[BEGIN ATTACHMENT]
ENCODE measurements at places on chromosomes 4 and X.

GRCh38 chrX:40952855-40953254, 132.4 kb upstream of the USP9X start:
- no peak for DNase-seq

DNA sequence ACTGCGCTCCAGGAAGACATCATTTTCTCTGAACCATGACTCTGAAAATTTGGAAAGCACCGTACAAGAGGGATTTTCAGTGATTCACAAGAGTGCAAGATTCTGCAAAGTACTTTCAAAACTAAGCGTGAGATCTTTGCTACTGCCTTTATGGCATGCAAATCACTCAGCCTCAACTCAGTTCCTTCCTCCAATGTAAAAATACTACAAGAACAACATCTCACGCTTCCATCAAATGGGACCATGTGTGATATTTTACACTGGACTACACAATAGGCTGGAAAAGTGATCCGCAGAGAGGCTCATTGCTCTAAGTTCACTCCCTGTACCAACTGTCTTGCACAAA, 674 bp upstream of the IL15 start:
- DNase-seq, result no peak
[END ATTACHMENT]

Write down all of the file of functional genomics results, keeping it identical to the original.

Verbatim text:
ENCODE measurements at places on chromosomes 4 and X.

GRCh38 chrX:40952855-40953254, 132.4 kb upstream of the USP9X start:
- no peak for DNase-seq

DNA sequence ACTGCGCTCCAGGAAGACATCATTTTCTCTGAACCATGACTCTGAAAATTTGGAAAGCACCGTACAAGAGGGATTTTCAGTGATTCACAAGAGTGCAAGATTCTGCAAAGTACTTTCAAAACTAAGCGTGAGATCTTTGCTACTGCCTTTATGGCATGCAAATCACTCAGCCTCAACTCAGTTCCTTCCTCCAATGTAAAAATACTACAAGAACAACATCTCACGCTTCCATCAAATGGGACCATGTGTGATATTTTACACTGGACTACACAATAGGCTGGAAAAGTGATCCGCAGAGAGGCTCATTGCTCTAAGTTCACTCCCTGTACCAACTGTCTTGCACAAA, 674 bp upstream of the IL15 start:
- DNase-seq, result no peak